Scrum Product Owner Interview: Product Delivery & Scrum Methodology


There are many methods for achieving a product goal on a specified timeline. Among the most popular is Scrum methodology, according to Zippia, which reported that 61% of survey respondents from around the world used this process. Understanding how this method delivers on product features by having Scrum teams work with stakeholders is the key to figuring out how it can help you turn good ideas into exceptional products.

At the center of this team-up is a communicator and representative of the target audience: the Product Owner.

A critical role in Scrum, the Product Owner is responsible for defining and prioritizing the features and requirements for a product and ensuring that the development team is working on the most important ones at any given time. In this position, a professional experienced in Scrum will work closely with the development team members, stakeholders, and customers to understand their needs and priorities. Another part of Product Owner roles and responsibilities involves keeping the project aligned with both overall strategic goals and the focused product vision.

They also play an essential role in facilitating Scrum team procedures, such as sprint planning, daily standups, managing user stories and product backlog items, and sprint review and retrospectives to implement the Scrum framework during product development.

Learn more about how the Product Owner role improves collaboration in product management by hearing directly from our qualified Product Owner, Elisa. Below, she answers common questions about Scrum methodology and her work experience with development teams and decision makers.

Read: Scrum Masters and Product Owners: Roles In Software Delivery

Exclusive Interview with Product Owner, Elisa

Tell me a little bit about your experience. How long have you been working as a product owner in Agile team direction?

I’ve been leading teams for approximately 10 years. For Agile teams specifically in a product owner or Scrum Master role, I’ve done that for the past 5 years or so.

The very first technology team I worked with was really interesting because it was a very small team: two developers and a designer. They didn’t have a project manager at that time, so they were kind of lost. I was brought in from a different department, and I was both the Scrum Master and the product owner for that team because it was so small. 

Together, we implemented Scrum. We built up the team. And because we were able to get organized, the team was able to grow. 

At that point, I realized that Agile and specifically Scrum really fit my professional goals and what I wanted to do. I’ve stuck with that process from that point on.

You said you had two roles at the same time, which can happen with a lot of small teams. What’s the difference between a Scrum Master, a Project Manager, and Product Owner? 

The Scrum Master is there to do two things. One is to ensure that Scrum process is being followed in the way that the team decided to follow it. Scrum is a framework, so they give you guidelines of what you should do, but you’re not obligated to follow a specific pattern. As a team, you decide how to implement things.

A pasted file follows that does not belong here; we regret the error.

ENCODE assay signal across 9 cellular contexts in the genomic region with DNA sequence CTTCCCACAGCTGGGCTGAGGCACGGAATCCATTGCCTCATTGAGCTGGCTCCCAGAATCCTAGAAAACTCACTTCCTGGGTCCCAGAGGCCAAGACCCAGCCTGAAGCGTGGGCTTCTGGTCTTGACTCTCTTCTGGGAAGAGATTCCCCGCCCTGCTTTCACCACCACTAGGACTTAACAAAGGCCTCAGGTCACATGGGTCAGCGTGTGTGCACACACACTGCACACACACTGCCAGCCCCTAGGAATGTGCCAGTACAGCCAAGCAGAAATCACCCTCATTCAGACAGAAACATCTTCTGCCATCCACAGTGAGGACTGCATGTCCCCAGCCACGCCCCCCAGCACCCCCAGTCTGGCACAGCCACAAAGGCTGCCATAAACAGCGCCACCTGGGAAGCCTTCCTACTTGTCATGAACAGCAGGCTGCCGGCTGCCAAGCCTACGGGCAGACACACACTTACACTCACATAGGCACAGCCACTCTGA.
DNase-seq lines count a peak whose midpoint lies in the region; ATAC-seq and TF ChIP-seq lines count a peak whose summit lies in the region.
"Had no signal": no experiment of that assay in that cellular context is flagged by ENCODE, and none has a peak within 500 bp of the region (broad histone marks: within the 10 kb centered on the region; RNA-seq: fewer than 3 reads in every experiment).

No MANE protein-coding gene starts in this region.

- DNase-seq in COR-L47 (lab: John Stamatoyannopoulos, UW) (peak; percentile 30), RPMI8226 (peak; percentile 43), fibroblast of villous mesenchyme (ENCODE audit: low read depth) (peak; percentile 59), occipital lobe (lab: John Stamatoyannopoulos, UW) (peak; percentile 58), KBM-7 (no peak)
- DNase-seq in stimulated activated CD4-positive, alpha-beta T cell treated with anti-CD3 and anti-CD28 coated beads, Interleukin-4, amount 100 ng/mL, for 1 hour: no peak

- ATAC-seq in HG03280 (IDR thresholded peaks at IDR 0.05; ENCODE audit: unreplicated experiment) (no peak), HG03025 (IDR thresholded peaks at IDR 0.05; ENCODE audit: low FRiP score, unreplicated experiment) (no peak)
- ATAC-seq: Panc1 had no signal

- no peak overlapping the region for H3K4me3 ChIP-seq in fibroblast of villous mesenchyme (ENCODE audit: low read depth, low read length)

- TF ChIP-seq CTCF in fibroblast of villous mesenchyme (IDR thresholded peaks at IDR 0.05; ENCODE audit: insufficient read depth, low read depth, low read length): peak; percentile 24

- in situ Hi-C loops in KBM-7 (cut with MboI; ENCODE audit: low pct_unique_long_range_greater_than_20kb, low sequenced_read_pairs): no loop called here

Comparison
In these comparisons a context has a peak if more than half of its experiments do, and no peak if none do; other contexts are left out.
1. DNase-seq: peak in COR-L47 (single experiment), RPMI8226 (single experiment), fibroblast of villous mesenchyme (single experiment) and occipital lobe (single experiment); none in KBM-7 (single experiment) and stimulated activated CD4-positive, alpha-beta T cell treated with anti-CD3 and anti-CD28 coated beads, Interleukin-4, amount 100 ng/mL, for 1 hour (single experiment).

But there are certain things that the Scrum Master doesn’t ensure: that the daily call is taking place, that the daily call is not getting derailed into 45-minute discussions about a specific thing, that the sprint goal is being defined. So basically, think of a Scrum Master as an auditor of sorts. They’re just ensuring that things are running as smoothly as they can with the Scrum process itself. 

The Scrum Master is also responsible for ensuring that any roadblocks the team runs into are resolved. So, if the team has an issue with the database and they’re unable to proceed with implementing a change until the issue is resolved, the Scrum Master would need to reach out to the data team (or whoever’s responsible for maintaining the database) and check in with them. 

They need to see how much longer it will be for that to be resolved, so they also remove roadblocks to the best of their ability.

Now, the Product Owner is a representation within the team of the end customer. In some companies, they do have the end customer play the role of the Product Owner. That doesn’t always happen, depending on how the company is set up. 

The idea is for the Product Owner to be the voice of the customer within the team. So they need to ensure that the highest priority items are being taken into account, that the requirements are shown or described in a way that will ensure that they’re implemented correctly, and making sure the day-to-day team has all of the necessary knowledge to implement the requirements properly.

Finally, for a Project Manager. The main difference between a Product Owner and a Project Manager is that the Product Owner’s emphasis is on the product itself. So again, it’s a representation of the customer within the team whereas a Project Manager is more focused on the company’s performance overall. 

I believe that a lot of tasks and responsibilities will be very similar. The main change is the focus and the importance that each role gives to the day-to-day tasks.

Why did you decide to manage teams with Agile methodologies?

I have a software development background, education wise, so I already had a certain affinity for the development process. But development itself was not something I found my passion in once I was already involved. So, as I was working with a technology company, we were exploring different options where I could apply my technical background in a more administrative role. That’s how I got started. 

Then, a lot of the soft skills I have really fit well with this role. I enjoy the process of prioritizing tasks, of getting to work with different people in different roles, and figuring out how different skill sets all work together to accomplish a specific goal. Or, in the case of Scrum, to accomplish all the sprint goals.

So I’ve really enjoyed that side of things: organizing everything, gathering the requirements, cleaning them up, working with the teams, answering questions, and meeting with other people that may have the answers if I don’t have the answers. I think that’s what I’ve enjoyed the most about being a Product Owner, is that communication.